Because of the uniqueness of the shape of the through-hole, molten solder flows into the upper chamfer, filling the through-hole, and is released from the lower chamfer to the contact land of the substrate as a solder ball during reflow. The combination of non-wettability of the mold material, the double chamfers and the aspect ratio of the mold through-holes permit the solder balls to form and release cleanly during reflow. Only one reflow step is required. The base plate and the injection mold can be made of the same material as the PCB substrate, or of a different non-wettable material having a substantially similar coefficient of thermal expansion (CTE). The non-wettability of the base plate material helps assure that the solder will form a ball and not stick to the base plate. The material of which the mold is made must be non-wettable so that the solder balls will form and adhere to the substrate without leaving solder residue within the walls of the mold through-holes. A clean mold can be reused easily. The mold material in the present invention has a life of about 10,000 usages and is compatible with the temperature of the molten eutectic solder. The CTE compatibility assures that solder balls in the mold through-holes will transfer to the PCB in the places desired, and that the mold material will not crack during solder transfer. It may be necessary to apply pressure between the mold and the substrate during reflow if, as a result of the material chosen, there is slight deviation from absolute flatness of these two parts with respect to each other at the temperature of the molten solder.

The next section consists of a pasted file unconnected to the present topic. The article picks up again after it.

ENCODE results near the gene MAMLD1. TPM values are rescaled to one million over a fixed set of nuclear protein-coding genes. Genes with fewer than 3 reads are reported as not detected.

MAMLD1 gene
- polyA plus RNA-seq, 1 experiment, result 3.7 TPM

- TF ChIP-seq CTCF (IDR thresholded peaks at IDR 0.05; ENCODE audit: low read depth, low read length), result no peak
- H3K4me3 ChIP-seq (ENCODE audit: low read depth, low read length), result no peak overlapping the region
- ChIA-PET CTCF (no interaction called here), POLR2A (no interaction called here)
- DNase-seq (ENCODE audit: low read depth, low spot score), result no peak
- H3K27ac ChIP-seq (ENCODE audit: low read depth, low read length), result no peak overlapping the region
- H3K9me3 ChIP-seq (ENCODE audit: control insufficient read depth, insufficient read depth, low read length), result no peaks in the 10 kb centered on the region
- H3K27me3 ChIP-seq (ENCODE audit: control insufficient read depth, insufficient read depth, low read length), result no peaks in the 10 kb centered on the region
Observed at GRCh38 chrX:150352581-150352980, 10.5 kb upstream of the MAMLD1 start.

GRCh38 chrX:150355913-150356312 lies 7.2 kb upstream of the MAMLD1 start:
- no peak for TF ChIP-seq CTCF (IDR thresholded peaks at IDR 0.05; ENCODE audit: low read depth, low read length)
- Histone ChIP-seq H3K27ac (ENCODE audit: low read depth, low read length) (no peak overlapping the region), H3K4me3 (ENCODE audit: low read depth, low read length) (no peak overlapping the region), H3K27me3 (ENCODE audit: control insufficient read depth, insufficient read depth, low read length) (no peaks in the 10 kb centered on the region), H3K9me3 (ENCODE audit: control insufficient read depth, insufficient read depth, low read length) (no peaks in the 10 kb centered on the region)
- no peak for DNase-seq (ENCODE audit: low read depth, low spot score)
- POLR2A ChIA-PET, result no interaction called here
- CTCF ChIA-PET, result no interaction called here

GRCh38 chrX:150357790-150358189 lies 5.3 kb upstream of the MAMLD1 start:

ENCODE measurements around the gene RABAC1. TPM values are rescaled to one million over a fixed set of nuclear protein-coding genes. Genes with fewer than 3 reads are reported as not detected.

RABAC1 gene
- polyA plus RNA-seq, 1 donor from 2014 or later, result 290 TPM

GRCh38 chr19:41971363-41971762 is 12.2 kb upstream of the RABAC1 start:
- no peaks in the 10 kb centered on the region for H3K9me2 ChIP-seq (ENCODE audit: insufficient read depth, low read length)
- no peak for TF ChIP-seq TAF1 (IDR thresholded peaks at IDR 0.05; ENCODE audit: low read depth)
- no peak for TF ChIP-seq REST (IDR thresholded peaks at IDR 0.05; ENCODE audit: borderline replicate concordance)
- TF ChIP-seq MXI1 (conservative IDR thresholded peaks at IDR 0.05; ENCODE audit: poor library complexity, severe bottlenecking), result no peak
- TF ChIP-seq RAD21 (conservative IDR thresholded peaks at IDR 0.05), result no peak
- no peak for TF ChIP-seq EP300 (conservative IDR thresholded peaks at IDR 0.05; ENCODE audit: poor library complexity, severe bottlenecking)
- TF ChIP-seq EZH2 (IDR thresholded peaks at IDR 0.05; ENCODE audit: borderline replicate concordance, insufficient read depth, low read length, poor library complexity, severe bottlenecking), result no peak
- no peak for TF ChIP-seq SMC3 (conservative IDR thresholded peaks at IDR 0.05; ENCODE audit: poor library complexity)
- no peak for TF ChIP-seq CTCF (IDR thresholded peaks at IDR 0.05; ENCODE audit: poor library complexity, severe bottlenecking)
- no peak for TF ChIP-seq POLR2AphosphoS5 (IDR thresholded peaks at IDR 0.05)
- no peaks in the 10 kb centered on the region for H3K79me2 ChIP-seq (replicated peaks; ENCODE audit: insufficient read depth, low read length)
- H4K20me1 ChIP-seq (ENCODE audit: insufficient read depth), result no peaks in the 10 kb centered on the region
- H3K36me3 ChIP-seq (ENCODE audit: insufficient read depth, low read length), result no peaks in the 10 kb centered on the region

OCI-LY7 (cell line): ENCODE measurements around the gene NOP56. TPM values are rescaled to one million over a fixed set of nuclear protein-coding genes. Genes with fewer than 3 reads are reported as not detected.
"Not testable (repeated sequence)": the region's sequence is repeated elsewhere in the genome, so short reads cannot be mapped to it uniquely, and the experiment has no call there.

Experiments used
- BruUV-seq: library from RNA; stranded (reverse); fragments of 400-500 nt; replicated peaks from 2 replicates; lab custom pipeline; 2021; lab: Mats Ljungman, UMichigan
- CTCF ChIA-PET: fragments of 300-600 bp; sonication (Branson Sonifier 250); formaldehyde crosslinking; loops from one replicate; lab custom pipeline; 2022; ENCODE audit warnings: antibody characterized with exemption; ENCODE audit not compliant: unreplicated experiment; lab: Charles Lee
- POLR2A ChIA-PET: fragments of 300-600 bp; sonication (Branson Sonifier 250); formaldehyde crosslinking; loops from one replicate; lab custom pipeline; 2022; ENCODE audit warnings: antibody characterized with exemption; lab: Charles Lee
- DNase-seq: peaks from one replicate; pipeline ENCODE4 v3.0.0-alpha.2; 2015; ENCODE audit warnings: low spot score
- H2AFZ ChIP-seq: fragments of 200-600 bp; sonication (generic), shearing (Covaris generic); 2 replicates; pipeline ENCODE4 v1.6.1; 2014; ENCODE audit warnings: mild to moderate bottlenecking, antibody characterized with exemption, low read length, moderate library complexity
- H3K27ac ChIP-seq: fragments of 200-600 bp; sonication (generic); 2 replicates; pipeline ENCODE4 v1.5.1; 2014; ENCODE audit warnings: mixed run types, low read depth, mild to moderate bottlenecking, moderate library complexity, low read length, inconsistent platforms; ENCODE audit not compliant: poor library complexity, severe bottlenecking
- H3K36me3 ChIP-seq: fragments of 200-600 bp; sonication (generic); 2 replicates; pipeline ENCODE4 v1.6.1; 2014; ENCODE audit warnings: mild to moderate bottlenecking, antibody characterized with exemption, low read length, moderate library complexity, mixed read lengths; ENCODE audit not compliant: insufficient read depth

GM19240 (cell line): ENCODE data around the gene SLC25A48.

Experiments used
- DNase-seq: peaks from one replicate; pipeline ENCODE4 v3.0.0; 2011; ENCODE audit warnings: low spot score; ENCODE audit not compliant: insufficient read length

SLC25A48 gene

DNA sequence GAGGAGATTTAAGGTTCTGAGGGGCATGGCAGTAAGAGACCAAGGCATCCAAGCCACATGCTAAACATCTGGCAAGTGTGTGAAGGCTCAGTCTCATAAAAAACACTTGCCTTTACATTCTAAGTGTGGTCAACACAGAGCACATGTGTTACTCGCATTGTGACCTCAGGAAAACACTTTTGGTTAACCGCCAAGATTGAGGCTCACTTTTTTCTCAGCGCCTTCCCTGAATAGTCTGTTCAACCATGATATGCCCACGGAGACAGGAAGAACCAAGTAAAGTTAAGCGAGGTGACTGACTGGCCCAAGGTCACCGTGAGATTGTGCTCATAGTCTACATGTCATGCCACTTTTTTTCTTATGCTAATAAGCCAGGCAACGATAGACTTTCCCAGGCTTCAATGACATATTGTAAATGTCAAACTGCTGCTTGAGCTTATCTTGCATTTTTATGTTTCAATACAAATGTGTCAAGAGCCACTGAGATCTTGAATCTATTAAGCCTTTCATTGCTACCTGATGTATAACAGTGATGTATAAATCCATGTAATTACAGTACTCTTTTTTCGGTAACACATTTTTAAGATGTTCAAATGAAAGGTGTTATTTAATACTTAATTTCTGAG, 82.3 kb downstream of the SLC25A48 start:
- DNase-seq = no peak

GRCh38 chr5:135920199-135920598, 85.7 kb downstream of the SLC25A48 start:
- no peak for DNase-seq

FIG. 1A is a drawing, seen from the top, of the top piece of the PBGA mold, showing the through holes to be filled with solder.
FIG. 1B is a drawing, seen from the bottom, of the top piece of the PBGA mold, showing the through holes to be filled with solder and a blind recess at the center.
FIG. 2A is a cross-sectional side view showing the profile of solder-filled through-holes of the PBGA mold prior to reflow;
FIG. 2B is a cross-sectional side view showing the profile of a through-hole of the PBGA mold after reflow.
FIGS. 3A-3F is a series of cross-sectional side view drawings showing 6 key steps in the PBGA injection molded soldering process.
In order to facilitate understanding of the present invention, reference is made to the following detailed description taken in conjunction with the drawings: